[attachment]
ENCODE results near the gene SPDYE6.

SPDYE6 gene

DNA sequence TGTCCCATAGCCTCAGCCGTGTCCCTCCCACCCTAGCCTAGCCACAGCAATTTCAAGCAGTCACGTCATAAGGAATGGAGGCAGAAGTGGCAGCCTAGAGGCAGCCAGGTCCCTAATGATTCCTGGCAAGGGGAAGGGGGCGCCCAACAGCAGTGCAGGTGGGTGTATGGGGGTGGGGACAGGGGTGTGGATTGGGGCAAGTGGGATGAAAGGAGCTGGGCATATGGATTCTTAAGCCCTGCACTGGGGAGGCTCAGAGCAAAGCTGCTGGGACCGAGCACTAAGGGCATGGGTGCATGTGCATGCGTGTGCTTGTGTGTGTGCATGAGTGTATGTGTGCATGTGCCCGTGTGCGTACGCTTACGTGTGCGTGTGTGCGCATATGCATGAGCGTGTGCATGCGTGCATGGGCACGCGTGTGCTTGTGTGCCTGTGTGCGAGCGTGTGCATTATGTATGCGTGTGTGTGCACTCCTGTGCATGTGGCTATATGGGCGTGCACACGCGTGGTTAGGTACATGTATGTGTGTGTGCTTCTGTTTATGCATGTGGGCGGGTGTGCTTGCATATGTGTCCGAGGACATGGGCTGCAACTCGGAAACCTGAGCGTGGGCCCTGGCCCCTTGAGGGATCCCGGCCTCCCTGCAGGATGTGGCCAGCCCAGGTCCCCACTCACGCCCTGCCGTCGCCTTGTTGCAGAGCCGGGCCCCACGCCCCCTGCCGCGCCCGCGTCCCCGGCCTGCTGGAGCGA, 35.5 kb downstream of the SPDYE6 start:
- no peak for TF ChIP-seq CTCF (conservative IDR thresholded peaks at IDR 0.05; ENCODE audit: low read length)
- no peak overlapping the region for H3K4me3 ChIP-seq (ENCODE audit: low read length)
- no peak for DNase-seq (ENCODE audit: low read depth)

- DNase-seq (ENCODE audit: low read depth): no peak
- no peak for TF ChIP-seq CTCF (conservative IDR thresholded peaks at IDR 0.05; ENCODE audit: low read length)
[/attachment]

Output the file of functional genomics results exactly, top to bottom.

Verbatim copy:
ENCODE results near the gene SPDYE6.

SPDYE6 gene

DNA sequence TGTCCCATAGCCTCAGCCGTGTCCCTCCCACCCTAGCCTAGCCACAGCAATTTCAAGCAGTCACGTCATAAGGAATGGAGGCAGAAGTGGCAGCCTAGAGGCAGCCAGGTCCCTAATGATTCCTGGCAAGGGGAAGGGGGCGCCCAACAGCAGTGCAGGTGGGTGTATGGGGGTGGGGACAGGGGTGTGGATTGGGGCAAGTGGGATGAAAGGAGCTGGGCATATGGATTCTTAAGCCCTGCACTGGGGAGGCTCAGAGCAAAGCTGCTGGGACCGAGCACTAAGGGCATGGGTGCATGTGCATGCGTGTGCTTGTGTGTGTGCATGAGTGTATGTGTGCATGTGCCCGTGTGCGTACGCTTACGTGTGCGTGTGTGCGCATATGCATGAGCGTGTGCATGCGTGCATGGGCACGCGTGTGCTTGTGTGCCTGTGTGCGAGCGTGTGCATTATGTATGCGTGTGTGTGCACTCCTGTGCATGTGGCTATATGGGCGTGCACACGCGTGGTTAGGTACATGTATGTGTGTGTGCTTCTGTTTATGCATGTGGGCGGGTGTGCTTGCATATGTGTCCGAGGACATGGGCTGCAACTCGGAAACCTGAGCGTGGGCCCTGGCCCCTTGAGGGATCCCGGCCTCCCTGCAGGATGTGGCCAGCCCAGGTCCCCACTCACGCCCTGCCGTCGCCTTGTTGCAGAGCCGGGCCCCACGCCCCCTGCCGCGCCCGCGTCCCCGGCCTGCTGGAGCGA, 35.5 kb downstream of the SPDYE6 start:
- no peak for TF ChIP-seq CTCF (conservative IDR thresholded peaks at IDR 0.05; ENCODE audit: low read length)
- no peak overlapping the region for H3K4me3 ChIP-seq (ENCODE audit: low read length)
- no peak for DNase-seq (ENCODE audit: low read depth)

- DNase-seq (ENCODE audit: low read depth): no peak
- no peak for TF ChIP-seq CTCF (conservative IDR thresholded peaks at IDR 0.05; ENCODE audit: low read length)